Electric Flight. Is it a dream or destiny for aviation?
This last week, flight by electric power has emerged from beneath the radar and made headlines around the world. Within a day, two separate aviation ventures crossed the English Channel by air without any fossil fuel emissions in their wake. Only the hum of spinning propellers and near silent engines called upon bystanders to crane their necks and look skyward.
The English Channel has hosted many moments in history. From Spanish armadas to solo swimmers, the narrow strip of water between England and France has been both a barrier and a bridge between the island nation and Europe. Louis Bleriot was the first to conquer the Channel by air in July 1909 in his frail monoplane powered by a 3-cylinder engine, complete with smoke and the scent of castor oil. Still, despite a less than flattering landing, Bleriot and his monoplane are now central to aviation history.
(Image: Airbus Group)
More than a century later, a similar flight has drawn attention by virtue of its powerplant. Beyond the controversy the battle to be first, it was the technology that has triumphed - the fact that more than one organisation was capable of achieving the goal stands as testimony to that. Despite the battle of the headlines, it was the live streaming air-to-air images of the Airbus E-Fan in flight on July 10th that captured the world’s attention.
Then the question began to emerge, “Was the flight merely a short distance stunt, or does it have real meaning for the future of flight?” I guess similar words were uttered about Bleriot, or the Wright Brothers for that matter. Ultimately, every revolution has begun with the smallest of steps.
Unlike the pioneer aviators, Airbus now has more than a century of flight to draw upon and the resources to make it a reality. Battery technology is advancing at a substantial rate as evidenced by Tesla’s efforts in the motor vehicle stakes and the community’s desire for ‘green’ solutions to a range of issues provides Airbus with the will to succeed.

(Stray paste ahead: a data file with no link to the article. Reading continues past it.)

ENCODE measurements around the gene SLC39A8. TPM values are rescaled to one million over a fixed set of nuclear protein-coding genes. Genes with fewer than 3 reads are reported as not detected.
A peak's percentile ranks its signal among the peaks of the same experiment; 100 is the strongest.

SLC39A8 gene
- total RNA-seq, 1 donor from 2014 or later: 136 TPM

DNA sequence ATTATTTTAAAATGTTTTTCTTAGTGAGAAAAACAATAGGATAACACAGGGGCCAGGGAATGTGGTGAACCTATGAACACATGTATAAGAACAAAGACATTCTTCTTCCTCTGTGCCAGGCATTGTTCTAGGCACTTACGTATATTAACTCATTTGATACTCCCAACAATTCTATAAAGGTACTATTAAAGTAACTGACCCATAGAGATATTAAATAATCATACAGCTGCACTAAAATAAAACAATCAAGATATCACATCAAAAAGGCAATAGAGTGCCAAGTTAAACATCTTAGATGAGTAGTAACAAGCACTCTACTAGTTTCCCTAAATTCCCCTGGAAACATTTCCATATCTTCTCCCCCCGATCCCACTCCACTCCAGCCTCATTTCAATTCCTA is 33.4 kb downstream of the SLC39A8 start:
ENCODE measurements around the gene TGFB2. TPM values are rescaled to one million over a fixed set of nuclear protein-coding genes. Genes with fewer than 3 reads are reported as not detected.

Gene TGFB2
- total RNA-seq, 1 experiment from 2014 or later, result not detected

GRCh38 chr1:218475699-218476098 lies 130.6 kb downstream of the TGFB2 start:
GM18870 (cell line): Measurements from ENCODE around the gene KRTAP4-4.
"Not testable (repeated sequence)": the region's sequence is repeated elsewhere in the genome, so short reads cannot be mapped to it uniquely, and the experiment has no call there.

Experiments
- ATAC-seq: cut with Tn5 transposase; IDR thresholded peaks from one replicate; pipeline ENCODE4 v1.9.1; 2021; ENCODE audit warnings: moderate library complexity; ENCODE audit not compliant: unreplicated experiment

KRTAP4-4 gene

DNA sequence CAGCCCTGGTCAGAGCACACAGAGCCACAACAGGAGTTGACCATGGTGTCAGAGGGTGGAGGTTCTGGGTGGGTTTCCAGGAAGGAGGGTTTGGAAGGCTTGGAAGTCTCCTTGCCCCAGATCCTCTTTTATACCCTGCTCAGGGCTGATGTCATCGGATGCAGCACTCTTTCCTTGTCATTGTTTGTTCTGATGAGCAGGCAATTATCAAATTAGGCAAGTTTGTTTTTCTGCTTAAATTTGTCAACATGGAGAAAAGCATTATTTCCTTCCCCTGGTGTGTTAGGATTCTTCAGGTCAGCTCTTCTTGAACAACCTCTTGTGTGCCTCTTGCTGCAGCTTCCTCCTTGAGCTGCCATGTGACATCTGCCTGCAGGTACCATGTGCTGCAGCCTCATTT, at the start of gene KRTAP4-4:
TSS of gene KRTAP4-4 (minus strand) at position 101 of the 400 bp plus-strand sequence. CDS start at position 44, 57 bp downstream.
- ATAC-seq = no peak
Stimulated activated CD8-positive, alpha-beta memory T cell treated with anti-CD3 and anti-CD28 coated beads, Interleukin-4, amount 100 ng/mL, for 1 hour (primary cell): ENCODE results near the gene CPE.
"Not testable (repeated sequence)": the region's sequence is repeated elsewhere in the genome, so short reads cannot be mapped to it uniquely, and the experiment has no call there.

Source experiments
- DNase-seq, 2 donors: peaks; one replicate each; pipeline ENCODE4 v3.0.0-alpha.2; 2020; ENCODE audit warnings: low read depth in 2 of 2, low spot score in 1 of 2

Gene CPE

Airbus E-Fan. Live across the English Channel....and around the world.
And while the two-seat prototype that was flown across the 22 miles of the Channel was impressive, so much more lies ahead. Commercially, the small E-Fan will evolve into a side-by-side seating version, ideal for training. However, the long term goal is for the genuine transportation of passengers and the development of the E-Thrust concept. It is a ‘hybrid’ aircraft that optimises its propulsive efficiency and carefully manages its flight profile to minimise emissions.
E-Thrust Propulsion System. (Source: Airbus Group)
The E-Thrust features numerous electric fans arranged in clusters along the length of each wing. A battery powers the fans, which is also charged by an onboard “advanced gas power unit.” The gas plant powers the fans directly, though the battery can be charged to power an emergency landing should the gas system fail. Aerodynamic efficiency in design also allows for reduced weight and drag by decreasing the size of the vertical tail and improving weight distribution. It is a brave new world.
Electric flight has been real for some time and the events of the past week have merely drawn it to the attention of a greater audience. Those driving the change definitely foresee a future for electric flight beyond crossings of the English Channel. Is electric flight a dream or destiny? In reality, every destiny begins with a dream. Just ask Louis Bleriot.